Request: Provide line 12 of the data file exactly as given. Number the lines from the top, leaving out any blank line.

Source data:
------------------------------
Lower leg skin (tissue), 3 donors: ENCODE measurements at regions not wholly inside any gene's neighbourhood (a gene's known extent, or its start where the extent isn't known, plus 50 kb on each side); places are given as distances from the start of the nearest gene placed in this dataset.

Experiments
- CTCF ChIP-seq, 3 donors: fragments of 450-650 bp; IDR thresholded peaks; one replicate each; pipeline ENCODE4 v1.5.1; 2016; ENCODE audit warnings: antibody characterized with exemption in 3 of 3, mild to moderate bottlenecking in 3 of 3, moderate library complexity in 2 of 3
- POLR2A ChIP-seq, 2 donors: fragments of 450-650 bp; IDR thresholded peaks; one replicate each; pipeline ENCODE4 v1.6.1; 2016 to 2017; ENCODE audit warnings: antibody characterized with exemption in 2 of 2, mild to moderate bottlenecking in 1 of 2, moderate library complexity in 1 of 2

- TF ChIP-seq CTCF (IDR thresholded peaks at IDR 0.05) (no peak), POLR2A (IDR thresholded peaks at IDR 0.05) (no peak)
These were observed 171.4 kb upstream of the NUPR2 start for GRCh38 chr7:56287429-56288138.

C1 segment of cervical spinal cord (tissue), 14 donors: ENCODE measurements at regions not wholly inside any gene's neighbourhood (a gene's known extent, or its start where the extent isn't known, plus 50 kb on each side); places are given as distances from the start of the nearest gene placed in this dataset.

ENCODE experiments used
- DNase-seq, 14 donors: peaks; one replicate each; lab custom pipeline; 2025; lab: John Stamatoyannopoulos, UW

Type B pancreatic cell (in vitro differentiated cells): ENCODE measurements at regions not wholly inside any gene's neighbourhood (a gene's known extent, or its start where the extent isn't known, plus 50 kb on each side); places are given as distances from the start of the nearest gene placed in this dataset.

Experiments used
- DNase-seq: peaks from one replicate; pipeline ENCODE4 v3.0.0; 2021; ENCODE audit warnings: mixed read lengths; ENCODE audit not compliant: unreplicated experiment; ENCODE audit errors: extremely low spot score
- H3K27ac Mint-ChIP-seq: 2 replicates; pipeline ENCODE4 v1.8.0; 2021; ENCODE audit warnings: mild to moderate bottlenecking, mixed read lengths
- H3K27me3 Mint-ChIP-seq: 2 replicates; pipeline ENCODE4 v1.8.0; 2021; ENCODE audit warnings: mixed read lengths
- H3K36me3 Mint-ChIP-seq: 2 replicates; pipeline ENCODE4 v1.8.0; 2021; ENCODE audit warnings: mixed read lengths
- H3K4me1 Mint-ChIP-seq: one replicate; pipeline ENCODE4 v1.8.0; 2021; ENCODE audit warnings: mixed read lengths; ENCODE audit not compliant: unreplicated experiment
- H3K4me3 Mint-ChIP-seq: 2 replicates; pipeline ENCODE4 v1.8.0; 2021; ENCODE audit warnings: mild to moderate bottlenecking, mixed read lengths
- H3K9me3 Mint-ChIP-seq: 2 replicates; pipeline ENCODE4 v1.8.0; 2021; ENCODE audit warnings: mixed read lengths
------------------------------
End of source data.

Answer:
- DNase-seq: peaks from one replicate; pipeline ENCODE4 v3.0.0; 2021; ENCODE audit warnings: mixed read lengths; ENCODE audit not compliant: unreplicated experiment; ENCODE audit errors: extremely low spot score